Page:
Vegetation at Drie Kuilen
Drie Kuilen Nature Reserve has three unique and notable vegetation types:
- Matjiesfontein Shale Renosterveld
- North Langeberg Sandstone Fynbos
- South Langeberg Sandstone Fynbos
There are also good examples of heuweltjies – a class of soil surface feature that occurs widely in the south-western Cape of South Africa.
One theory is that heuweltjies are fossil termite mounds. Within this hypothesis, there are two conflicting opinions on the origins of heuweltjies, one maintaining that heuweltjies were built by the harvester termite (Microhodotermes viator), the other that heuweltjies were built by a now possibly extinct termite species. The earliest radiocarbon dates on heuweltjies suggest an age of about 30,000 or even 40,000 B.P.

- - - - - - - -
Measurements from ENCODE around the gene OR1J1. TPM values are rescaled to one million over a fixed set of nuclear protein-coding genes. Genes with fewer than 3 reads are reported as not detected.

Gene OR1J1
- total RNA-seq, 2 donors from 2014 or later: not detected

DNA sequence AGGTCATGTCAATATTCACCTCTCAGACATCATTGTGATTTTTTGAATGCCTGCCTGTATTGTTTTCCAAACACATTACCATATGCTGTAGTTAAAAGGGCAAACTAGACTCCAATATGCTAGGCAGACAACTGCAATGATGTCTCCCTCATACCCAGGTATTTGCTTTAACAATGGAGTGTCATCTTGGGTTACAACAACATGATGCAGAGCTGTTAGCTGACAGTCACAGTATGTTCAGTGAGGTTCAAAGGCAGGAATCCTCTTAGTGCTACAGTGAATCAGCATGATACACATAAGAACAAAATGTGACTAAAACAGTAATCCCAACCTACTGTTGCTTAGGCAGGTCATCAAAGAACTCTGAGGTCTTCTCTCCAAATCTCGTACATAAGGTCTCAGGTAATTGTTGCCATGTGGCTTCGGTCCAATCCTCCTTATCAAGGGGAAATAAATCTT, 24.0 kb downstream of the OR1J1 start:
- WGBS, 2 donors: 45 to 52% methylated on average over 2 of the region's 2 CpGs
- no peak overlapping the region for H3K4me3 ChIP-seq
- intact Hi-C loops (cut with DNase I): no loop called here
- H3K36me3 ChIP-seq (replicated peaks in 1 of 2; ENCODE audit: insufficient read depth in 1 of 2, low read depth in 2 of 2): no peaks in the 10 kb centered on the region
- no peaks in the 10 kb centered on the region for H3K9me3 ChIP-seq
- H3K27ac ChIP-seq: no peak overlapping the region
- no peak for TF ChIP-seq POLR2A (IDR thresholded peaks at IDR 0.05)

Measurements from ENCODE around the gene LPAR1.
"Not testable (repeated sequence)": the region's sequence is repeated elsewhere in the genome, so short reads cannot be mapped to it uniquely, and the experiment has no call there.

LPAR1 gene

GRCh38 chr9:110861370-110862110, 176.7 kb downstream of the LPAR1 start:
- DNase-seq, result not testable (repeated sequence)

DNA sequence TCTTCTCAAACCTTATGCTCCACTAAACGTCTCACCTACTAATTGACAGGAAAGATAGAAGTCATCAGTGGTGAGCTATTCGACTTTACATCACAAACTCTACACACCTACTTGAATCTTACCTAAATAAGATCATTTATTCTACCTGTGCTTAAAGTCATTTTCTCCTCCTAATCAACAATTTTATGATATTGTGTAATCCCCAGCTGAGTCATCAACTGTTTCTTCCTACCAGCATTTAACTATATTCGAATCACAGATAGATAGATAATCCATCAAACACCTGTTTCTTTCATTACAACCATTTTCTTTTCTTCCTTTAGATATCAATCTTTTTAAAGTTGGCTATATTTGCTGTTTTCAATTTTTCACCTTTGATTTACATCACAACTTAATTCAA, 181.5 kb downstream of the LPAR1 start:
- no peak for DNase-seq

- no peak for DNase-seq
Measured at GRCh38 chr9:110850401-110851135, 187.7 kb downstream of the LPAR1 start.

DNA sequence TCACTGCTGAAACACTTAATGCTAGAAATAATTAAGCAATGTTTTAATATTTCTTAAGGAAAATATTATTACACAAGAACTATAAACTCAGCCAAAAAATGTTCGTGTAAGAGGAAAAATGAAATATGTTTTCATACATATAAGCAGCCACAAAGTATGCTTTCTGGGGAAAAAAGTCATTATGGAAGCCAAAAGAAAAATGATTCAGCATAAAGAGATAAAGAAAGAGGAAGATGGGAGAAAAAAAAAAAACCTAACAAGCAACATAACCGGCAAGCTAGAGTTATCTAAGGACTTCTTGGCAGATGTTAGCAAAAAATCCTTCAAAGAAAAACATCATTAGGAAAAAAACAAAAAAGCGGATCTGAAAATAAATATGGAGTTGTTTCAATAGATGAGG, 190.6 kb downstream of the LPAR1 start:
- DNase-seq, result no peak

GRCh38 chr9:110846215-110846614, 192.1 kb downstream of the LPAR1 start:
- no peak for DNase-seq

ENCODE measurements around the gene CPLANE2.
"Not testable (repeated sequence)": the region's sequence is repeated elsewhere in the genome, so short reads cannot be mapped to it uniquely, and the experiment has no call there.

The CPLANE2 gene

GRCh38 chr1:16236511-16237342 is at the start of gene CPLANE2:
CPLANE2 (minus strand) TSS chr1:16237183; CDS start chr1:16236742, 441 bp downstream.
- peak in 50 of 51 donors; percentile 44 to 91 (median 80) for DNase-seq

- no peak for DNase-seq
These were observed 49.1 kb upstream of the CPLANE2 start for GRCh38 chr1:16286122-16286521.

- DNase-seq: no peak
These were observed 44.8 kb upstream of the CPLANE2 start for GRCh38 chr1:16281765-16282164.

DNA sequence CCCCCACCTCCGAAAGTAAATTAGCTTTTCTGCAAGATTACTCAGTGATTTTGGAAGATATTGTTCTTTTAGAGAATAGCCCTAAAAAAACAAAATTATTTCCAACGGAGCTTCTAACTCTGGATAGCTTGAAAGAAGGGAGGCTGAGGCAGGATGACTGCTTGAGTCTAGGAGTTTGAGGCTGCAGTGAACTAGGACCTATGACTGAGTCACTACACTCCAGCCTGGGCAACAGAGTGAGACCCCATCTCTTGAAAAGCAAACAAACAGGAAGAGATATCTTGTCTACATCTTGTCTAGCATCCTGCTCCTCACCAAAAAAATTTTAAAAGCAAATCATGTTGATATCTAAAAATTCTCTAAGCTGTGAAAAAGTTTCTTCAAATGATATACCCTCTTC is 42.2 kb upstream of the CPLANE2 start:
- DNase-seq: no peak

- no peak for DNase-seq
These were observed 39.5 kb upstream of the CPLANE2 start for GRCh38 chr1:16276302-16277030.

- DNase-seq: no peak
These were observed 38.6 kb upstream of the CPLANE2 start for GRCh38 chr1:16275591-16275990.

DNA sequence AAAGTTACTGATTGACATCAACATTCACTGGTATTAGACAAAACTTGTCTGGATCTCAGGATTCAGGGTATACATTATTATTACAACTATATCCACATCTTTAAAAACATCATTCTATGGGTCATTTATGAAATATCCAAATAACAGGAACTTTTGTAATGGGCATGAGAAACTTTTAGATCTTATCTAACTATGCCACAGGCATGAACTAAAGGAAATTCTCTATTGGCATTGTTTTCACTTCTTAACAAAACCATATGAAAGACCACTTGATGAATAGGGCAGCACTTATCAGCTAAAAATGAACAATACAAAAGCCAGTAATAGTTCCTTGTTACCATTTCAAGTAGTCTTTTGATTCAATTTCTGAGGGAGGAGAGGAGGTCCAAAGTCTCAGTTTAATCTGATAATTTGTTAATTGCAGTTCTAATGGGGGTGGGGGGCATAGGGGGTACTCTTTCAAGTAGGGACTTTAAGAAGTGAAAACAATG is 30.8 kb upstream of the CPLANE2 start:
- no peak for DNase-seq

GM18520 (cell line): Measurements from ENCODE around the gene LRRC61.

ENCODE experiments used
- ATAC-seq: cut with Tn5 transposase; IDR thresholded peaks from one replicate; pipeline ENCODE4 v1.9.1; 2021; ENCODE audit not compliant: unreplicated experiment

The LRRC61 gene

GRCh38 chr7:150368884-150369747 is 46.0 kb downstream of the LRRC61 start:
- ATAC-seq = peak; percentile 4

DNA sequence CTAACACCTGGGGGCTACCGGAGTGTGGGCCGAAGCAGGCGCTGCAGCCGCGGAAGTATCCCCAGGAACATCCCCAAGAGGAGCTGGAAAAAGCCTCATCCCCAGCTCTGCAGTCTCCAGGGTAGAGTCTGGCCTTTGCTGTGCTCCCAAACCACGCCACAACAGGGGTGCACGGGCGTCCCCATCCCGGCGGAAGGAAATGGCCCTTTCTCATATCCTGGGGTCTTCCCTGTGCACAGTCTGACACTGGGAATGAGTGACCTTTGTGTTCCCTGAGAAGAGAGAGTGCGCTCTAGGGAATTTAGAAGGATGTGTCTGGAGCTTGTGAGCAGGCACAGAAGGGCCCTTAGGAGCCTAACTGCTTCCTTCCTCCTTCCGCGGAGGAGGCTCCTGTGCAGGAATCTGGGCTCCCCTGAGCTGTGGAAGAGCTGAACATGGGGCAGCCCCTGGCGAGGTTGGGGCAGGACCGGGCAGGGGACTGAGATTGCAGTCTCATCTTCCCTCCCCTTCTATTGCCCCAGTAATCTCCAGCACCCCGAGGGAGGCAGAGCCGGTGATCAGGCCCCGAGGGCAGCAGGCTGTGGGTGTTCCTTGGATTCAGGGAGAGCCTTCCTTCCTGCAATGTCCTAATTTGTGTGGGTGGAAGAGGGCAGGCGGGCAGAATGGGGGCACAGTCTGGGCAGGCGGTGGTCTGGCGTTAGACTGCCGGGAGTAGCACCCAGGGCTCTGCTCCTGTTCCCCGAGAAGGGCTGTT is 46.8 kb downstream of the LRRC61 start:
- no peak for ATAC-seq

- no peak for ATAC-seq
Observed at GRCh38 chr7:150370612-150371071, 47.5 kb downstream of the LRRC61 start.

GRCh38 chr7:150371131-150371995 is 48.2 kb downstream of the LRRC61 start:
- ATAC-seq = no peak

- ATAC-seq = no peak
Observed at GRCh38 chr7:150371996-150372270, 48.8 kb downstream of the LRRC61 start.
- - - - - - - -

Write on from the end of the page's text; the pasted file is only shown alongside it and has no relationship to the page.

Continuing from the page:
Another theory is that heuweltjies are created by burrowing (fossorial) animals. Variants of this hypothesis are that the animals are mole-rats in the families Bathyergidae and Rhizomyinae; termites; or a combination of mole-rats and termites. A further theory is that heuweltjies are caused by differential erosion in places where the availability of water limits the growth of vegetation, creating natural patterns such as tiger bush. Scientists note that heuweltjies contain at least ten times more soil than any termite nests in South Africa, and that they can occur on bedrock, which termites could not be tunnelling through to move soil upwards. Further, the heuweltjies had the same spatial distribution as bush-clumps, patches of woody vegetation forming patterns. They suggest that heuweltjies formed from bush-clumps as these protected the soil from eroding away, producing calcrete hardpans.